This commentary is by Joe Gervais, of Arlington. He is the Republican candidate for the Vermont House of Representatives in the Bennington-4 District.
When I travelled the globe in my work, my translators frequently needed me to explain idioms that I used. As I think of the legislative efforts to address the “climate crisis,” I think of the idiom half-baked, but the reality is Vermont’s climate plans haven’t even gone in the oven yet — they are still raw.
Recently, I attended a Department of Natural Resources (DNR) hearing on upcoming requirements related to electric vehicles (EVs). Vermont is mandating manufacturers sell nothing but electric passenger cars and light trucks by 2035 as well as a large number of medium and heavy-duty trucks. Part of the motivation is the notion that climate is a global problem, and we have an obligation to be good global citizens.
What is ignored is that zero-emissions vehicles are a lie — the emissions are just exported elsewhere. The emissions still exist with the mining operations for EV battery raw materials, the refining of these raw materials and manufacture of finished batteries, and the power generation to recharge these batteries. For example, the raw materials for a single EV battery requires the mining of half-a-million pounds of ore, consuming hundreds of barrels of diesel just for the mining process, let alone the refining and manufacturing process. Much of the mining and manufacturing is done in countries like China, which already has one of the highest per capita CO2 emissions in the world.
Currently, we are seeing large state and federal incentives for the purchase of electric vehicles. If the vehicles are so efficient and effective, why do the consumers (or manufacturers) need to be bribed to purchase and produce these vehicles? In the DNR meeting, there was a slide on health savings due to reducing (exporting) vehicle emissions, claiming savings of nearly two-billion dollars. My back-of-the-napkin calculation of continuing federal and state vehicle purchase incentives for the replacement of all 600,000 passenger cars and light trucks in Vermont exceeds seven-billion dollars. In my math, that’s a five-billion-dollar cost, and we’re not even scratching the surface of the costs — ignoring the infrastructure upgrade costs required to support wholesale conversion of vehicles to EVs.
We are seeing constraints and failures today with electric vehicles constituting less than one percent of the worldwide fleet. Mining for many of the materials needed for batteries is currently at capacity. The electric grid and power generation likely needs to see a two-fold or greater increase in capacity to meet needs. Capacity isn’t free — there’s an economic cost as the United Kingdom is currently experiencing with a ten-fold increase in wholesale power rates from near ten pence a kilowatt hour to a pound per kilowatt hour. How do economics work when electricity costs more than a dollar a kilowatt hour. Will we hear the same uproar we are hearing with heating oil and gasoline over four dollars a gallon?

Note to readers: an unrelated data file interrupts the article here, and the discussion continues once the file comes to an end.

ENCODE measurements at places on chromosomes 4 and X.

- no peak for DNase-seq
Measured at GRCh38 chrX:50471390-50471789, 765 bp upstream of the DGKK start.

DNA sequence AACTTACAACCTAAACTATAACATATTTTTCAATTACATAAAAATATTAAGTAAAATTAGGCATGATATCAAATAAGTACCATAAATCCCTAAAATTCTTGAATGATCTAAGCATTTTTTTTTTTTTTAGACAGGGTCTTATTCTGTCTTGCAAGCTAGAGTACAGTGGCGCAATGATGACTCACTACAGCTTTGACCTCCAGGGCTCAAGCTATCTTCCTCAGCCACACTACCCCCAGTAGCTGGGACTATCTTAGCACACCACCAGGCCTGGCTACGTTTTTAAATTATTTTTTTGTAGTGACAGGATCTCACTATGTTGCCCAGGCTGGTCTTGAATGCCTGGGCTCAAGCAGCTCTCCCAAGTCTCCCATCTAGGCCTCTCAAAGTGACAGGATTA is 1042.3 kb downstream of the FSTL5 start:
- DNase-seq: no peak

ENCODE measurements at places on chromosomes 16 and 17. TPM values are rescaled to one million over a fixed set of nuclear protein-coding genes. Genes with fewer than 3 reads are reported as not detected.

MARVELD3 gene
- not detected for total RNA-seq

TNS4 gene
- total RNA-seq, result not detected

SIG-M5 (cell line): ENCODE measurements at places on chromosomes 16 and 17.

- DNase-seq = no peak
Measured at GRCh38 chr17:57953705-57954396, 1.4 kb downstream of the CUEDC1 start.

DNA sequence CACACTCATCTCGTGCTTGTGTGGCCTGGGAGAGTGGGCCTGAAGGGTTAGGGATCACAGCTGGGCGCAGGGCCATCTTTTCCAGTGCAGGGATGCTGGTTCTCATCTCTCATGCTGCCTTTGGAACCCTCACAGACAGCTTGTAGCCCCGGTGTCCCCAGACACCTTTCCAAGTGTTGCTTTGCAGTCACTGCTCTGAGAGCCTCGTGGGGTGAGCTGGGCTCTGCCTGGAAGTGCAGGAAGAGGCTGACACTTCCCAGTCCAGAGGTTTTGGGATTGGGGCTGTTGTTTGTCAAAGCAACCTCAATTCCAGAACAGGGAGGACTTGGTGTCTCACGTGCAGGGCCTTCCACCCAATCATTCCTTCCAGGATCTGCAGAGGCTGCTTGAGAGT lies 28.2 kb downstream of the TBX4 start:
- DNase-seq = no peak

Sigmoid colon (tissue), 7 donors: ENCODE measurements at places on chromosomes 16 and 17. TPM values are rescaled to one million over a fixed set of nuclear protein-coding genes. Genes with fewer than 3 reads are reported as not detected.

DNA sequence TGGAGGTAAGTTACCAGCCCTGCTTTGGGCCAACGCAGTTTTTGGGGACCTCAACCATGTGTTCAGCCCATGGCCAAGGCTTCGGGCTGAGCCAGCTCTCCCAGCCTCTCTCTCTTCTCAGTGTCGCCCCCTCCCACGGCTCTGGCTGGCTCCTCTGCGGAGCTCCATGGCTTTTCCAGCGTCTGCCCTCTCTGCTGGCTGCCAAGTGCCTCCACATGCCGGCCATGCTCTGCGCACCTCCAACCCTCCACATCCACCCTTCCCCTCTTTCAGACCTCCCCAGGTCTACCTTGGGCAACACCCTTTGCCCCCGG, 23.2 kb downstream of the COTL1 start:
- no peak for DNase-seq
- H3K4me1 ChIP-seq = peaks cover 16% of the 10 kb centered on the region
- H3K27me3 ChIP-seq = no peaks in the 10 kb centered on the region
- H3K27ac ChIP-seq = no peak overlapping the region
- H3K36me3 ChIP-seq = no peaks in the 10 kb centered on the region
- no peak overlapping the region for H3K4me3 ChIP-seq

The main concern I have about the mandates for EVs and clean power is the utter lack of a plan for the power generation and transmission. During the recent hearing, the DPR had no answers on the question — it was outside the scope of their responsibility. We’re seeing California, with a significant larger economy than Vermont, currently experiencing severe power shortages and compensating with rolling blackouts when the temperature is too hot, yet presently less than two percent of California vehicles are EVs. Vermont is pushing a plan for clean solar power generation, which is least effective during the high demand winter period driven by new “clean” heat pumps and EVs with short daylight hours and snow-covered panels Lack of air conditioning in the summer due to power failures is generally an inconvenience. Lack of heat in the winter can be fatal. How many people will die in the name of exported emissions due to the lack of adequate planning for the required infrastructure support?
Rob Roper recently published an article in True North Reports on the disarray in the leadership of the Vermont Climate Council, where there is “growing frustration between the committee members eager to put forward concrete proposals to meet the mandates and more politically oriented members who are trying to keep things vague because they know that the second these kinds of details come out the public will reject them.” We saw Governor Scott veto H.715 An Act relating to the Clean Heat Standard because it did not include details on the costs and impacts. It’s time to get real on our climate plans. We need comprehensive plans on how to make forward progress Vermonters can afford. Our current progressive legislative leadership is appealing to emotions while creating unreasonable mandates that have no realistic path forward.